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Six-Year-Old Breach Comes Back To Haunt Symantec
From: Jake Kouns <jkouns () opensecurityfoundation org>
Date: Sun, 29 Jan 2012 02:53:47 -0500


Security firm warns users to halt use of pcAnywhere until it finishes
patching it, but says older Norton products not at risk from
previously 'inconclusive' 2006 security incident

There are security advisories and there are patches, but rarely are
there outright warnings from a software vendor -- much less a security
vendor -- to its customers to stop running one of its products. That’s
the latest twist in a recently revealed breach that exposed some
source code in Symantec’s software.
In an unusual move, Symantec yesterday issued an advisory and released
a white paper warning its customers to stop running its pcAnywhere
software altogether for now. The company released a patch that fixes
some vulnerabilities (PDF), including one that allows remote code
execution, and says more patches are forthcoming.

The move was a drastic shift in Symantec’s reaction to the breach when
it first came to light earlier this month: The security firm at that
time confirmed that “a segment of its source code” had been exposed,
but that it did not affect the Norton line of products, and that the
breach had occurred via a third-party, not on Symantec’s own network.

Last week the company revealed it had indeed been hacked in 2006, and
the source code for the software products was exposed.

The exposed source code specifically affects the older 2006 versions
of Norton Antivirus Corporate Edition, Norton Internet Security,
Norton SystemWorks (Norton Utilities and Norton GoBack), and
pcAnywhere. The current versions of all of these products -- except
for pcAnywhere -- are safe from any fallout of the breach, according
to Symantec.

Why the lag time from the 2006 breach and today's warning?

Brian Modena, director of worldwide communications for Symantec, says
the company’s findings of a security incident in 2006 at the time were

"Symantec was aware that an incident occurred in 2006. We investigated
the incident, but our findings were inconclusive at the time," Modena
says. It was when the company learned that the Anonymous hacktivist
group had gotten hold of its source code that the company went back to
reinvestigate the incident of six years ago.

“It was clear that Anonymous was in possession of the code that was
stolen, and that was when it was confirmed to us that code had been
stolen for sure. Having said that, we have yet to determine who stole
the code in 2006,” Modena says. “Anonymous was in possession of it in
2012, but that does not mean they actually stole it; we think not,
given that Anonymous didn’t exist in 2006, and we most assuredly
would’ve heard about it during the preceding years.”

While an Anonymous-affiliated group has claimed to have stolen the
source code from an Indian government agency, Symantec has no record
of sharing any code with any government agencies in India, Modena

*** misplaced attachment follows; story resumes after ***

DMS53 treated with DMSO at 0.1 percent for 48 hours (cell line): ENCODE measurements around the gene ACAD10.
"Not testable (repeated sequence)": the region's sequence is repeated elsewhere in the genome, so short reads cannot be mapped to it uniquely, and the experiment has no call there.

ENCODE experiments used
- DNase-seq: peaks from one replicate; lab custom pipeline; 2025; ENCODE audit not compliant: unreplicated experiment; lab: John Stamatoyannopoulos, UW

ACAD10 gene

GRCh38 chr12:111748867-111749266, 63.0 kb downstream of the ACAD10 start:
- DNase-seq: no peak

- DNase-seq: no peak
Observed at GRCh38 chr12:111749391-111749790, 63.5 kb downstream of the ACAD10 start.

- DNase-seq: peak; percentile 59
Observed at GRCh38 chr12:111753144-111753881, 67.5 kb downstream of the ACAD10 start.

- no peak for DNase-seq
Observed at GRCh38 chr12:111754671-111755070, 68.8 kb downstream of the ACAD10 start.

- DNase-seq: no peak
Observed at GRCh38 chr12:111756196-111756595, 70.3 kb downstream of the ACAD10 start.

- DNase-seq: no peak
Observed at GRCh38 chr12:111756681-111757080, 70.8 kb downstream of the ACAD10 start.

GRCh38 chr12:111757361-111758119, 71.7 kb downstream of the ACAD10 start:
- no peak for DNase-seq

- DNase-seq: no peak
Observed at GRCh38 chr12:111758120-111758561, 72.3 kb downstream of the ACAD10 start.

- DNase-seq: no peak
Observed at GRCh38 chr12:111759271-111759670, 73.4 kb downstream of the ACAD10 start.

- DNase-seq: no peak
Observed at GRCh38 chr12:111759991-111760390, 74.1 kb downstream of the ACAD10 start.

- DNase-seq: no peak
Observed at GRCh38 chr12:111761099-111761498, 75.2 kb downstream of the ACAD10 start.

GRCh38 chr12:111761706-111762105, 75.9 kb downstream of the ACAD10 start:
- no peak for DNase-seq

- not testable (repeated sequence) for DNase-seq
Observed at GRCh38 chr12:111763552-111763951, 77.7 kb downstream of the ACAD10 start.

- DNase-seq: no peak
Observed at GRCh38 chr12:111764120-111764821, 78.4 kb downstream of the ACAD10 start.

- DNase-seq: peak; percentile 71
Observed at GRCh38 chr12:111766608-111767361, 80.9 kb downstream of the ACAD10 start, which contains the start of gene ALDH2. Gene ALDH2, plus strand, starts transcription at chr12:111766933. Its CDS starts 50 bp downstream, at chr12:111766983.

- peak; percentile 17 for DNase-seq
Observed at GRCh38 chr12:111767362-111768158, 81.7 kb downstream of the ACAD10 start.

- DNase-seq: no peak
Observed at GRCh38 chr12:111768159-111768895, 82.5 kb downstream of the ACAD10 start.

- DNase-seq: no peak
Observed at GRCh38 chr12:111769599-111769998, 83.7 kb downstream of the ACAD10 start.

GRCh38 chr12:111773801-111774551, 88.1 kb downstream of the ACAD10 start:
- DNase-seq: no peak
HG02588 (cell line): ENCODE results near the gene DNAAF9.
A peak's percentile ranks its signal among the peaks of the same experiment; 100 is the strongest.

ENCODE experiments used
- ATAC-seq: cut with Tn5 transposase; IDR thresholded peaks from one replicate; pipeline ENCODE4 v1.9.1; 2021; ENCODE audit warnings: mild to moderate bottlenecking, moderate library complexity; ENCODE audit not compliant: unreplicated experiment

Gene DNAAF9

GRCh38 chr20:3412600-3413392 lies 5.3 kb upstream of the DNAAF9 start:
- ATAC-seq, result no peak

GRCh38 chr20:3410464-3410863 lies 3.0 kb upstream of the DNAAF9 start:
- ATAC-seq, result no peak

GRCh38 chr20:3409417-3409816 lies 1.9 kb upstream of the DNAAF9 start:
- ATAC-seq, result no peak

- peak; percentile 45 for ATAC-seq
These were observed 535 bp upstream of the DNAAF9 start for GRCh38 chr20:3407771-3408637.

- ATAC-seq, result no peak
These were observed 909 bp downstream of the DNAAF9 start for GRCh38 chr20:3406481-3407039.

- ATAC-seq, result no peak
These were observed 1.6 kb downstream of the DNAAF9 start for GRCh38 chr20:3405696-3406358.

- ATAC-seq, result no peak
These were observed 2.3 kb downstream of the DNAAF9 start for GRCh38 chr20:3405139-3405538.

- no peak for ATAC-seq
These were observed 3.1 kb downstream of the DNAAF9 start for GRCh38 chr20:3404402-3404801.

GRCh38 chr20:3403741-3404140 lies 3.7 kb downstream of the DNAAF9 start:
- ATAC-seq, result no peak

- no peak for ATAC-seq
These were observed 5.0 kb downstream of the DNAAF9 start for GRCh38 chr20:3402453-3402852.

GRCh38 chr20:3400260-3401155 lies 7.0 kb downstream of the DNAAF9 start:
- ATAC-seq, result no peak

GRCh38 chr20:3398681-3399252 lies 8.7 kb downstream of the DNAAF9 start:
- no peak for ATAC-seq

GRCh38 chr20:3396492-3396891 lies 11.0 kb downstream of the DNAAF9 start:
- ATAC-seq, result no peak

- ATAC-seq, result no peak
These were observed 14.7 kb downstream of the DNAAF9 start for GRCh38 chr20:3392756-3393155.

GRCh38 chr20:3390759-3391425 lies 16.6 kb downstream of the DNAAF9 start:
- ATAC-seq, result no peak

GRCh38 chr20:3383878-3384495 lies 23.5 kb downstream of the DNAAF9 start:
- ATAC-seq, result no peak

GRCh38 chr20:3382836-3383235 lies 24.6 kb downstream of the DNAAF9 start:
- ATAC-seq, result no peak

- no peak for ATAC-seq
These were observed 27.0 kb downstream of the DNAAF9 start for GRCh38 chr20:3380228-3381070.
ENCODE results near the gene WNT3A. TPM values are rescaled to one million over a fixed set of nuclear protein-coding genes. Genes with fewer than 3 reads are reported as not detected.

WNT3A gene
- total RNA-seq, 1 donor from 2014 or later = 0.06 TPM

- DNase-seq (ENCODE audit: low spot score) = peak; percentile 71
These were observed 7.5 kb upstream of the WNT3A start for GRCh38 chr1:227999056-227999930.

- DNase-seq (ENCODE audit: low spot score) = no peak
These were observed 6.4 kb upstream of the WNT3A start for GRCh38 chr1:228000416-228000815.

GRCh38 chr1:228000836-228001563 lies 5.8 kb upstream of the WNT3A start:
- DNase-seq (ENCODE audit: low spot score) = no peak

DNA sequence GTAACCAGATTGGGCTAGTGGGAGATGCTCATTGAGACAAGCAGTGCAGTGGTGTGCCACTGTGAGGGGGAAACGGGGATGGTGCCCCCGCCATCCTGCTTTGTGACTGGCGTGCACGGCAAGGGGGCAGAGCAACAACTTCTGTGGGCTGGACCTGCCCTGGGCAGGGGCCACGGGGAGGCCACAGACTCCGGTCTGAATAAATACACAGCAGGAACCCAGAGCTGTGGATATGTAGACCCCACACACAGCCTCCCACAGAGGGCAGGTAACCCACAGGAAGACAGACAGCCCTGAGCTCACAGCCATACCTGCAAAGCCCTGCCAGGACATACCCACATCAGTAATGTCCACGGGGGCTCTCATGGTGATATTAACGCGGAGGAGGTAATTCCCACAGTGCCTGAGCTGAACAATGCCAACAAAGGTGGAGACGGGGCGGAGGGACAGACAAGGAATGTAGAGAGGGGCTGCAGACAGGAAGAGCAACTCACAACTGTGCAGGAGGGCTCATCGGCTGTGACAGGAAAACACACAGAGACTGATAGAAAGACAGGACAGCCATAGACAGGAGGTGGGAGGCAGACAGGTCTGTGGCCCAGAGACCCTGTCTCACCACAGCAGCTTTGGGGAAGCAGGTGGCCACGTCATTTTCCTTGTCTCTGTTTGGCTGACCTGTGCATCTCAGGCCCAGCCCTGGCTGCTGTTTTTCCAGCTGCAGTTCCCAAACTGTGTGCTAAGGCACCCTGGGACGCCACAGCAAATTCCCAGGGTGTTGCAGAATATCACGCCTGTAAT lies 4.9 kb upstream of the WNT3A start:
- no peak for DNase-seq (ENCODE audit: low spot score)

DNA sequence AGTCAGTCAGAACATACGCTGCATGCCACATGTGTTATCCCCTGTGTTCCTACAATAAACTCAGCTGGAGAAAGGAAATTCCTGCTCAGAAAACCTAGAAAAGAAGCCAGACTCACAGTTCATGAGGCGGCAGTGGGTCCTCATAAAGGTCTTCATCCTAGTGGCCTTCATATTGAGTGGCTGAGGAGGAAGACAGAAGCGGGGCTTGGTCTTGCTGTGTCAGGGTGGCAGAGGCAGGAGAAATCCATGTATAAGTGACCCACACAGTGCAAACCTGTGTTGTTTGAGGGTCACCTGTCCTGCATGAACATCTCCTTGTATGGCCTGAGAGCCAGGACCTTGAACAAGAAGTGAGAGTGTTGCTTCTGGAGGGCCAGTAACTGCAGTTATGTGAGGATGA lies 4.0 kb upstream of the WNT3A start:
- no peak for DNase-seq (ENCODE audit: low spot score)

The so-called Lords of Dharmaraja hacking clan claims to have grabbed
Symantec's Norton antivirus source code.

It's not unusual for a company to initially be unable to tell what was
stolen in a breach or how one breach is connected to another.
"Honestly, the toughest part of incident response is being able to
tell what the bad guy took," says Richard Bejtlich, CSO at Mandiant.
"It can be fairly difficult to connect the dots to say what happened
at one point and how it related to something else ... [Symantec]
probably took a second look at their forensic evidence," he says.

[Questions surround 'Lords of Dharmaraja' hackers behind attacks on
Symantec and others. See China Not The U.S.'s Only Cyber-Adversary.]

It's the encoding and encryption pieces of pcAnywhere that are
vulnerable in the wake of the breach: Attackers could wage man-in-the
middle attacks and steal credentials or sniff session information,
according to Symantec. Another side effect is the attacker being able
to initiate malicious remote-control sessions to steal information or
to access systems. "If the malicious user obtains the cryptographic
key, they have the capability to launch unauthorized remote control
sessions," according to Symantec's white paper.

The worst-case scenario for pcAnywhere is that the bad guys who have
the source code can find new bugs and write new exploits.
"Additionally, customers that are not following general security best
practices may be susceptible to man-in-the-middle type attacks, which
can reveal authentication and session information," Symantec's Modena

Security experts say Symantec's recommendation to halt use of its
software is highly unusual and indicates that another shoe could drop.

“I can’t think of any other time a company has come outright and said,
'Stop using our product until we patch it,’” says Chris Eng, vice
president of research at Veracode, who notes that the advisory reveals
some interesting points when it comes to the remote code execution
vulnerabilities. "It looks like it allows remote source code execution
on the server without authentication. If so, that's a big deal.

"Those sorts of things -- remote command execution, remote code
execution -- get reported all the time, but they never say,
'Discontinue use of the product.'" Eng says.

Meanwhile, Symantec says users should move to version 12.5 of
pcAnywhere and install the latest patches, including the Jan. 24 patch
for the Windows version. "Additional patches are planned for
pcAnywhere 12.0, pcAnywhere 12.1, and pcAnywhere 12.5 in the coming
weeks. Symantec will continue to issue patches as needed until a new
version of pcAnywhere is released," Symantec's Modena says.
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